When Colin Firth paired with fashion designer Tom Ford in 2009’s A Single Man, audiences were stunned. It was a roaring success and Ford was considered a talent whose single feat in one of 2009’s most intriguing films had many waiting with bated breath for a follow up that could parallel. It’s been a while, but it’s here.
A Los Angeles art gallery owner (Amy Adams) has her idyllic life with her second husband (Armie Hammer) spoiled by his constant traveling. While he is away, she is shaken by a manuscript to sent by her first husband, Edward (Jake Gyllenhaal). The novel, dedicated to her, follows a teacher (also Gyllenhaal) and his family as their road trip turns into a nightmare. Reading the book, it forces Susan to examine her life.
A visual endeavour from writer/director Ford is a trait we’ve come to expect from the talent of all aspects of his varied work. In this form, he’s proven capabilities that far extend the expectations of a newcomer. Nocturnal Animals opens with enough striking imagery to withstand his entire career; a series of atypical models caressing the screen alongside an opening credit sequence that quickly turns the attentions to femme fatale-esque screen presence, Susan.
A frosty exterior, Adams’ main character holds hidden, dark truths. Her eyes glare and gaze profusely like a piercing, animalistic sixth sense. She drifts through the day but is revived enigmatically at night, living up to her ex-husband’s labelling of her as, you guessed it, a “nocturnal animal”. It appears Ford’s spectacular taste has hand-picked a glorious actress to channel a side that’s unprecedented for Adams. An absorbing performance, layered with beauty, spite and a peculiar poignance. It’s a stellar turn and one of two extraordinary performances this year.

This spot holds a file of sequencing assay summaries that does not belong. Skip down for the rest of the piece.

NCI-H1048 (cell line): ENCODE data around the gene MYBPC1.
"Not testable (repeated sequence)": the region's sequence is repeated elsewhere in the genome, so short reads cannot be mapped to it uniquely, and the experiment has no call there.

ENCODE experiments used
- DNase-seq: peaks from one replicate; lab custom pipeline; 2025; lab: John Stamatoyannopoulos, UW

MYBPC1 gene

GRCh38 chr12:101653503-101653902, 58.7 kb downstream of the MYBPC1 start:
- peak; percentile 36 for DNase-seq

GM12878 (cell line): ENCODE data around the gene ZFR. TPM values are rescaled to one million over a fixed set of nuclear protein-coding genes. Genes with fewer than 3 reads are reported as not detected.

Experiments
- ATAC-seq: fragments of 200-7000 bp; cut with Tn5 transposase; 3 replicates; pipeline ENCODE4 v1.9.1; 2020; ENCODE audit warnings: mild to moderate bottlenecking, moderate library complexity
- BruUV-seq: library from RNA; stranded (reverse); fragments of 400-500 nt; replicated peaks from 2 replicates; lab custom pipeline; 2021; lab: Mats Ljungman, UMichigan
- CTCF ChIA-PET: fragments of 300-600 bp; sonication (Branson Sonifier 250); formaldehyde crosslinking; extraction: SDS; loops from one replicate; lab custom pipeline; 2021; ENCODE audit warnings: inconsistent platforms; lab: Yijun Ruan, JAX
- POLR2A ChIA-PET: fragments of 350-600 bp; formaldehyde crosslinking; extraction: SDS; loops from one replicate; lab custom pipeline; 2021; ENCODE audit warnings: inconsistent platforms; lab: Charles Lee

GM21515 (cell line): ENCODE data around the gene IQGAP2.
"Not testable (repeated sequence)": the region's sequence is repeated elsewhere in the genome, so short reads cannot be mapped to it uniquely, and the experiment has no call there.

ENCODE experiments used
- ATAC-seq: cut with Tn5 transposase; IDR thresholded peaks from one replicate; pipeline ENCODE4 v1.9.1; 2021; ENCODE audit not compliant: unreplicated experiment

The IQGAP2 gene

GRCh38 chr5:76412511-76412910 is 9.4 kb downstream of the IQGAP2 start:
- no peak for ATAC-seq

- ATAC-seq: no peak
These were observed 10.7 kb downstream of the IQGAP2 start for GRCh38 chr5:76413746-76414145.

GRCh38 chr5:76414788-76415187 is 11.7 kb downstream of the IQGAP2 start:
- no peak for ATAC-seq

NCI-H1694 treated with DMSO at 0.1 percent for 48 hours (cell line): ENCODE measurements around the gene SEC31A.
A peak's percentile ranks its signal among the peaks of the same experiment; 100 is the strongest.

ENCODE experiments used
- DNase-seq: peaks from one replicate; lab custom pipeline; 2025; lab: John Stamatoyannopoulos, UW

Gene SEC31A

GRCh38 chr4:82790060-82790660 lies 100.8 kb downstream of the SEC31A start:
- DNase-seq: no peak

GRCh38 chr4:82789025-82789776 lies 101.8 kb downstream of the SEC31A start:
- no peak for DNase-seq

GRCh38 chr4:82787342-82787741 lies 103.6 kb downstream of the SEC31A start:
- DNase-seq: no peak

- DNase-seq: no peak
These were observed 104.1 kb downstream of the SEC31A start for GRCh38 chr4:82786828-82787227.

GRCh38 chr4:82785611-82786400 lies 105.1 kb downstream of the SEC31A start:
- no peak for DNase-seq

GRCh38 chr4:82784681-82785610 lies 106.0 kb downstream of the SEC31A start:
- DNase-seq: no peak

In regards to where the plot truly thickens, however, is the turn of events when an ominous manuscript, titled “Nocturnal Animals”, lands in Susan’s hands. Lapping it up, page-by-page, a darker thread weaves itself through an already ambitious plot. Tony (Gyllenhaal’s in-book character) gets into some trouble with greasy, malicious redneck Ray Marcus (Aaron Taylor-Johnson), igniting a Texan cop-thriller that’s so intense you wouldn’t mind leaving this particular narrative thread to return to “the real world” if it wasn’t so intriguing itself.
Gyllenhaal’s double performance is a tour de force that’ll no doubt garner award buzz, conveying equal emotion in two subtly different characters. Where there are parallels, however, is in what you take away from Ford’s enigmatic plot. There are clues spliced throughout, but whether or not you’re adhering to the obvious ones or you’re merely swept away into a crime-drama-turn-revenge-tale, you’ll find your appetites clenched by both sides of the story.
Ford’s ambiguous and aspiring thriller laces both past, present and an ominous fictional thread that all fuse to make one enormous element. It’s as confident as filmmaking gets, visually enticing as much as it dazzlingly thought-provoking. He’s proven himself capable of delivering exceptional beauty, but maybe it’s his talent for storytelling that should ignite the highest praise.
Dir: Tom Ford
Scr: Tom Ford
Cast: Amy Adams, Jake Gyllenhaal, Michael Shannon, Aaron Taylor-Johnson, Isla Fisher, Armie Hammer
Prd: Tom Ford, Robert Salerno
Music: Abel Korzeniowski
DOP: Seamus McGarvey
Runtime: 117 minutes
Nocturnal Animals is out in cinemas now.